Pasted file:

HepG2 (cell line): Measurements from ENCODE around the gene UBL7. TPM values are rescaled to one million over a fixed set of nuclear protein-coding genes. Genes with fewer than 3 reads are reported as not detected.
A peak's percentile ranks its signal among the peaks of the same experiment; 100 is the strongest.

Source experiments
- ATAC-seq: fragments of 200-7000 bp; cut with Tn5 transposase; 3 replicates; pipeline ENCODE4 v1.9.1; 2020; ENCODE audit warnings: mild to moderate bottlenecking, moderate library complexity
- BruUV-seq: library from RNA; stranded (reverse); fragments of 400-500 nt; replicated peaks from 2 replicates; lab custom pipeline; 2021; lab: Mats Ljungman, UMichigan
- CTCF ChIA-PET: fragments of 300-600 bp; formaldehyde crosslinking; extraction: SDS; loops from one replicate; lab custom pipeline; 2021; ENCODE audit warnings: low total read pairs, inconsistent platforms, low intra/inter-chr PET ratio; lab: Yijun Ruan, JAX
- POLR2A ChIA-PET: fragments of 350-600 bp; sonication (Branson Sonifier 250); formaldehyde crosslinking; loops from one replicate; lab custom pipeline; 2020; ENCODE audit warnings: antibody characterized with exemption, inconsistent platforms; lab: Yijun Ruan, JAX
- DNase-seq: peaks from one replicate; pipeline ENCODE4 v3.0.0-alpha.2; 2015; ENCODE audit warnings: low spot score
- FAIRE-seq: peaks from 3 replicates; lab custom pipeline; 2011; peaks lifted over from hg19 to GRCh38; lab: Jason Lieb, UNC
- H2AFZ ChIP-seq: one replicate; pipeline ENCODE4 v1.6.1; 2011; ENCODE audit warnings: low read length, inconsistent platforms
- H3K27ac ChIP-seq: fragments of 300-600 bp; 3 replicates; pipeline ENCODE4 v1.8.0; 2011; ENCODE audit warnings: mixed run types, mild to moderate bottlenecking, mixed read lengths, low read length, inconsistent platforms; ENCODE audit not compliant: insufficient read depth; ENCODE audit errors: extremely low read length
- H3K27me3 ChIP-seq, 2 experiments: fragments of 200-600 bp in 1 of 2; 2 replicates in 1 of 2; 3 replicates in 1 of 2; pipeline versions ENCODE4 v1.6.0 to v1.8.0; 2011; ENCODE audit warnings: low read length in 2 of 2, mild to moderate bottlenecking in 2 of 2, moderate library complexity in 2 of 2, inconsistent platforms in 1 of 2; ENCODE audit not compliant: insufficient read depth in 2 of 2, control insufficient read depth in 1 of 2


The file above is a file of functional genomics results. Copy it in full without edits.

HepG2 (cell line): Measurements from ENCODE around the gene UBL7. TPM values are rescaled to one million over a fixed set of nuclear protein-coding genes. Genes with fewer than 3 reads are reported as not detected.
A peak's percentile ranks its signal among the peaks of the same experiment; 100 is the strongest.

Source experiments
- ATAC-seq: fragments of 200-7000 bp; cut with Tn5 transposase; 3 replicates; pipeline ENCODE4 v1.9.1; 2020; ENCODE audit warnings: mild to moderate bottlenecking, moderate library complexity
- BruUV-seq: library from RNA; stranded (reverse); fragments of 400-500 nt; replicated peaks from 2 replicates; lab custom pipeline; 2021; lab: Mats Ljungman, UMichigan
- CTCF ChIA-PET: fragments of 300-600 bp; formaldehyde crosslinking; extraction: SDS; loops from one replicate; lab custom pipeline; 2021; ENCODE audit warnings: low total read pairs, inconsistent platforms, low intra/inter-chr PET ratio; lab: Yijun Ruan, JAX
- POLR2A ChIA-PET: fragments of 350-600 bp; sonication (Branson Sonifier 250); formaldehyde crosslinking; loops from one replicate; lab custom pipeline; 2020; ENCODE audit warnings: antibody characterized with exemption, inconsistent platforms; lab: Yijun Ruan, JAX
- DNase-seq: peaks from one replicate; pipeline ENCODE4 v3.0.0-alpha.2; 2015; ENCODE audit warnings: low spot score
- FAIRE-seq: peaks from 3 replicates; lab custom pipeline; 2011; peaks lifted over from hg19 to GRCh38; lab: Jason Lieb, UNC
- H2AFZ ChIP-seq: one replicate; pipeline ENCODE4 v1.6.1; 2011; ENCODE audit warnings: low read length, inconsistent platforms
- H3K27ac ChIP-seq: fragments of 300-600 bp; 3 replicates; pipeline ENCODE4 v1.8.0; 2011; ENCODE audit warnings: mixed run types, mild to moderate bottlenecking, mixed read lengths, low read length, inconsistent platforms; ENCODE audit not compliant: insufficient read depth; ENCODE audit errors: extremely low read length
- H3K27me3 ChIP-seq, 2 experiments: fragments of 200-600 bp in 1 of 2; 2 replicates in 1 of 2; 3 replicates in 1 of 2; pipeline versions ENCODE4 v1.6.0 to v1.8.0; 2011; ENCODE audit warnings: low read length in 2 of 2, mild to moderate bottlenecking in 2 of 2, moderate library complexity in 2 of 2, inconsistent platforms in 1 of 2; ENCODE audit not compliant: insufficient read depth in 2 of 2, control insufficient read depth in 1 of 2